Once every couple of months or so (whenever we’re in town for the third Saturday, which isn’t often), we get to the local Vegan Potluck over at a cohousing community in Durham (If you’re interested, it’s posted via the Triangle Vegetarian and Vegan meetup). Which, of course, means bringing something vegan. (We don’t keep a vegan household, but I essentially have to eat vegan these days except for eggs, and we both love tasty vegan food.)
I like to bring something savory and try a new vegan sweet – this week I pulled out the artisan bread dough hanging out in the fridge and made a couple dozen rolls, and looked through some of my cookbooks to get inspiration about dessert.
In Taste and See: Allergy Relief Cooking I found a recipe for Sesame Sticks that not only fit my incredibly ridiculous dietary requirements, but could be made vegan and looked really tasty. Win! Turns out the only other dessert that didn’t contain soy was some Chocamole (avocado and cocoa, as well as some other stuff – it was kinda weird, but pudding-textured and chocolatey, so that was nice), so I’m glad I made something myself.
Back when I was in college, I used to work at the local mall for a company called National Health and Nutrition (dead now), a sort of GNC. They sold, among lots of herbal supplements and vitamins and protein mixes, these fabulous little sesame cookies that weren’t crunchy but chewy, and seemingly made of nothing but sesame seeds and honey. I LOVED those things. Ate way too many. Have never found them since – but this filled that niche quite nicely. Not sure this is a good thing…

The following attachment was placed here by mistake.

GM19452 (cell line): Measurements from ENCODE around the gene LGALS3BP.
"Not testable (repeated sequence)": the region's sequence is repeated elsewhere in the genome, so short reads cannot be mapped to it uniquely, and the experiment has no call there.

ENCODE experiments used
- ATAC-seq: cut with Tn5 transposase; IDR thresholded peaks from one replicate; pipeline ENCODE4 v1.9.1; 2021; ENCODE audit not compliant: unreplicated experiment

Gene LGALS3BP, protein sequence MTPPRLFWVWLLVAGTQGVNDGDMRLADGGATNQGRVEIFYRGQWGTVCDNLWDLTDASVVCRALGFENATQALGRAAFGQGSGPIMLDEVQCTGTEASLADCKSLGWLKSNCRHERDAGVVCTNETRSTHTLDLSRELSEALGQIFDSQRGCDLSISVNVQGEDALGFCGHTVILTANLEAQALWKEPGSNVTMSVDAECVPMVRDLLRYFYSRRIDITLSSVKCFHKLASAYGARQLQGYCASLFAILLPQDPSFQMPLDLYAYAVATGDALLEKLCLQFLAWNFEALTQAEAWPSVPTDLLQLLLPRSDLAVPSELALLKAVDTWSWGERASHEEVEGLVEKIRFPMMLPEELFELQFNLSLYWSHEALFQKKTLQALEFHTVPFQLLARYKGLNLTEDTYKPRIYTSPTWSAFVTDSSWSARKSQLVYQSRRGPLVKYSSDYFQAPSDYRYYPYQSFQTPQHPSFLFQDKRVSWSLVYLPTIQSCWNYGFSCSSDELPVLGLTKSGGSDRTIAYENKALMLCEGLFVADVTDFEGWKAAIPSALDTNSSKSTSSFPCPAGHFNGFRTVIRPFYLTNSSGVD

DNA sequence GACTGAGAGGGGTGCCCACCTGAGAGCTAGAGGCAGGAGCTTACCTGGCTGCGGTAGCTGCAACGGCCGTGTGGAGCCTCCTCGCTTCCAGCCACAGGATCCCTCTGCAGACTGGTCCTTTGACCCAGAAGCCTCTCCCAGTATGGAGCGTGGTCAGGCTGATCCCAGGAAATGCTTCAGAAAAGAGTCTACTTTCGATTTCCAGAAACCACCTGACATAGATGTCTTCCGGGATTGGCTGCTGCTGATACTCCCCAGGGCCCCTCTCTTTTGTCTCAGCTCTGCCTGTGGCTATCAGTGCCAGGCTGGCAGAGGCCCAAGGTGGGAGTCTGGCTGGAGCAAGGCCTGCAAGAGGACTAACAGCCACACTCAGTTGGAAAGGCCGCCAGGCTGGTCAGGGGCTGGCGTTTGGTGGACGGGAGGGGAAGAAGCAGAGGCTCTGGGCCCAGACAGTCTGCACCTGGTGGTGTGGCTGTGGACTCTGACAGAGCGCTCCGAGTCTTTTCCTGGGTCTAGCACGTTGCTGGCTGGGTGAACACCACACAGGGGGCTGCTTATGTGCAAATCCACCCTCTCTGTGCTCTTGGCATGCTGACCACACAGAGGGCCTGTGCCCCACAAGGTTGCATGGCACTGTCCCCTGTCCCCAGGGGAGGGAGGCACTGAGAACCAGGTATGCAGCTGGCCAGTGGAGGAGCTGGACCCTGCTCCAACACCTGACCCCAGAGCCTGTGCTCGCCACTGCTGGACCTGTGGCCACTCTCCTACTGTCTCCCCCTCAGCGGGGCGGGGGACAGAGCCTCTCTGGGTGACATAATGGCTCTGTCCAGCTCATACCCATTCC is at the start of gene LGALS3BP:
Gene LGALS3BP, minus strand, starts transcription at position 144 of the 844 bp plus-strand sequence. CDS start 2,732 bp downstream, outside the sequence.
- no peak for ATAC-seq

I made quite a few substitutions in this recipe, so I’ll write it up the way I made it, with notes about the original recipe.
(adapted from Sesame Fingers, in Taste and See: Allergy Relief Cooking by Penny King)
1 1/4 cup coconut (I used sweetened because it’s what I had, but I think unsweetened would be better)
1/2 cup agave syrup (originally called for honey, but vegans are kind of split on that one, so I played it safe. Plus, agave has a lower glycemic index than honey, so it fit better with the low-sugar thing I’m supposed to be doing)
1 TB vanilla
1 TB grated orange peel
1 TB cornstarch (or arrowroot)
2 1/2 cups sesame seeds (I used 2 cups plain, and 1/2 cup black sesame seeds, which have a sort of poppyseed taste – you could either use all regular sesame seeds, or use 1/2 cup poppyseeds if you don’t have black sesame seeds (available from Penzey’s, or likely your local middle-eastern shop. I wanted the black color, thought it made them more interesting).
1/2 cup date butter*
1/2 cup tahini (could substitute peanut butter or almond butter)
1/4 tsp salt (optional – I forgot to add it and never noticed).
*date butter – heat together 1 Cup dates and 1 cup water until dates are soft; blend and cool. Makes about 1 cup. Store extra in fridge.
This is one of those recipes with really terse instructions. Reminds me of reading the Julie/Julia Project and how Julie’d always know she was in trouble when Julia got terse. This cookbook was written in 1992 but has that good ol’ 1970’s feel to it, typewriter-y print and terse instructions and all.
1. Mix all ingredients. ‘Spread evenly on oiled cookie sheet’.
[it doesn't specify how thick, or how big a cookie sheet, or or or... I used one of my flat sheets and spread it about 1/2 inch thick, and it took twice as long to cook. If you want something slightly crunchier, spread it thinner. If you like chewy, maybe use a jelly roll pan and fill it. Definitely oil the sheet, though. ]
2. Bake at 300F for 35-40 minutes (original recipe called for 20 minutes, but this was inadequate for all but the edges – the middle was still a gooey mess even after it had cooled.) Will get crisp as it cools (this did not happen for me). Cut.
These are good the day you make them, and good the day after. They likely keep well indefinitely, and probably ship well.